Before I Go puts Annabella Sciorra in the lead role of a touching small film about a depressed woman. Annabella Sciorra is someone who should have had a huge career, in my opinion. I’m always delighted to see her in anything, especially taking a lead role.
Before I Go is about Samantha (Sciorra), who had a career as a singer as a younger woman. Now she’s doing dead end jobs in drug stores or delivering pizza. She’s quick to fight with everyone she meets and has decided life isn’t worth living. The film is set in New York City and is very New Yorkish. Places, foods, and attitudes are all NYC.
Samantha’s dad (Robert Klein) is a bit of a hoarder who always claims to be decluttering. He wants Samantha to go through a box of things he’s saved about her mother. She doesn’t want to touch it. She thinks her mother, who committed suicide at the same age Samantha is now, didn’t love her.
In Samantha’s apartment, on the other hand, the clutter is minimal. She has cardboard boxes on a shelf behind a curtain. The boxes have labels like Love, Music, God. The box labeled God is completely empty, but occupies a space on her shelf anyway. Old flyers for her gigs and cassettes of her singing are in the Music box. The Love box contains mostly photos of past loves and family. That’s the first box she throws away. Then she sells her piano. She’s getting ready to go.
A guy dressed as a priest (Justin Giegerich) that she confesses her depression to advises to look at everything really hard before she offs herself. She gives it a try.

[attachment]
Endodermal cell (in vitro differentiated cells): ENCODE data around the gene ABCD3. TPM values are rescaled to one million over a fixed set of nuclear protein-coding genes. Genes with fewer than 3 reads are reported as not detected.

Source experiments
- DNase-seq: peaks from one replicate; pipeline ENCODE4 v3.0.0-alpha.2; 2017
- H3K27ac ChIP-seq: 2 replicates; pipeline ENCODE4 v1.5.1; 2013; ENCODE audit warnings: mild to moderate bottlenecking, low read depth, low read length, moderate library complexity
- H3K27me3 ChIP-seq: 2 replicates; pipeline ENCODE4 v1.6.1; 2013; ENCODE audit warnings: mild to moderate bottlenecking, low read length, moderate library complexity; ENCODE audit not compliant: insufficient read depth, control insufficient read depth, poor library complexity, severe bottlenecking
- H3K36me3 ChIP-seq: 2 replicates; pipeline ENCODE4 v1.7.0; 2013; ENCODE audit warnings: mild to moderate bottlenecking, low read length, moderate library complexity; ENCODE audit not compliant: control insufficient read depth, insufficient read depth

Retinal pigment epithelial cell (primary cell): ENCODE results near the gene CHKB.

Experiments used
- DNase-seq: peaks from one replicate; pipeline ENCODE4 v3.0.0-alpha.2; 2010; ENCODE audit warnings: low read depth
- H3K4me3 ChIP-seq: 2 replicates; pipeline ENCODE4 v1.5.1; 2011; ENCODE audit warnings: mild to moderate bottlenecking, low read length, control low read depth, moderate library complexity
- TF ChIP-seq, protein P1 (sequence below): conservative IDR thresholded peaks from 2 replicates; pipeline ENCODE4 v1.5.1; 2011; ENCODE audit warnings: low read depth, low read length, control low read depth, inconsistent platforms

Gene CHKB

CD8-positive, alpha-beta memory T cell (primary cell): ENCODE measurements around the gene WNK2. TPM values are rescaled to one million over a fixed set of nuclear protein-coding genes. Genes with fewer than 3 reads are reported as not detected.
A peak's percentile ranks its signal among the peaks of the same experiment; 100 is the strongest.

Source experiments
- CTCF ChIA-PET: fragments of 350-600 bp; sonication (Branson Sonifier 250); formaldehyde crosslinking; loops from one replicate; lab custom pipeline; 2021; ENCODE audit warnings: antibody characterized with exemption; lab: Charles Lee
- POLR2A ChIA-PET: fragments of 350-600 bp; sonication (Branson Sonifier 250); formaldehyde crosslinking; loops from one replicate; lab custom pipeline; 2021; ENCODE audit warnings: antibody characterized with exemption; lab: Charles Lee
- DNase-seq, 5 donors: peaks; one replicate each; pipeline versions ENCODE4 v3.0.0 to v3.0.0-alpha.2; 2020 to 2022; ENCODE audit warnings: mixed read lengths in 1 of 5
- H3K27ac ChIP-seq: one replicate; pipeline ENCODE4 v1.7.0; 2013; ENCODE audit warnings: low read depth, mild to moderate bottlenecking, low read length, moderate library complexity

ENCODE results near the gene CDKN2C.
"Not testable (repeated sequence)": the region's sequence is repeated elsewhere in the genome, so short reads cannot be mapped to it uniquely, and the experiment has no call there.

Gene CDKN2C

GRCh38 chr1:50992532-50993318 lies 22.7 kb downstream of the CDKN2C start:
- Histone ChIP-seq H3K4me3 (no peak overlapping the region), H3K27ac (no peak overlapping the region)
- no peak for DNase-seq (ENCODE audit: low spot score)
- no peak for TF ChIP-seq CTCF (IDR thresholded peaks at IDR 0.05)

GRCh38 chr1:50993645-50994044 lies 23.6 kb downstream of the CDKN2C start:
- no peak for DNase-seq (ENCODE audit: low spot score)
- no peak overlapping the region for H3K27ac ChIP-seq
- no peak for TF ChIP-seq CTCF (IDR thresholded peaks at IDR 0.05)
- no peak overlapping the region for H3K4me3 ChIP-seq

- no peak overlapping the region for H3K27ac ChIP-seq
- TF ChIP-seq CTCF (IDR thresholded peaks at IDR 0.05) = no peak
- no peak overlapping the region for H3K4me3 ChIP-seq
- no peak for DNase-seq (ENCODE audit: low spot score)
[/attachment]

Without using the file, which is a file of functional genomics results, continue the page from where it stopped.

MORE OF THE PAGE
Her co-star in this reexamination of her will to live is an earthworm. She rescues it repeatedly from its forays across the sidewalk. She puts it back in the flower bed it’s escaping from. She brings it banana peels and eggs shells and chases off the birds.
She goes on a date with Walt (Craig Bierko). She does a Gone with the Wind role play scene with oddball Francis (Willie Garson) from the coffee shop. She meets a teacher (Andrea Navedo) and her musically talented daughter (Ava Justin) who wants to learn to sing one of Samantha’s songs. She visits her father and finally looks inside the box about her mother.
Eric Schaeffer wrote and directed this character study. It’s low-key like its spiritless protagonist who turns to earthworms in her search for a reason to live. I thought it was a lovely film. Annabella Sciorra was terrific. I was with her all the way as she worked through epiphany after epiphany.
You can see this 2021 film on Prime Video.
3 responses to “Review: Before I Go, starring Annabella Sciorra”
I agree with you.. Sciorra is fantastic.It’s really nice to see an older actress getting the lead in an indie film like this. Though the film is a little downbeat ( there are some nice comic moments e.g.. the late Willie Garson) Sciorra keeps our interest throughout,thanks to a well- written script and memorable minor characters.
Yes, it was sad about Willie Garson.
This morning I decided to start my own religion based on watching seriously insightful movies instead of going to church. “Before I Go” is the first for my cannon. This might be called an anti-romantic comedy for everyone who does not find true love and has slightly above average intelligence. Also some seriously funny moments such as I seldom find even one is a so-called comedy.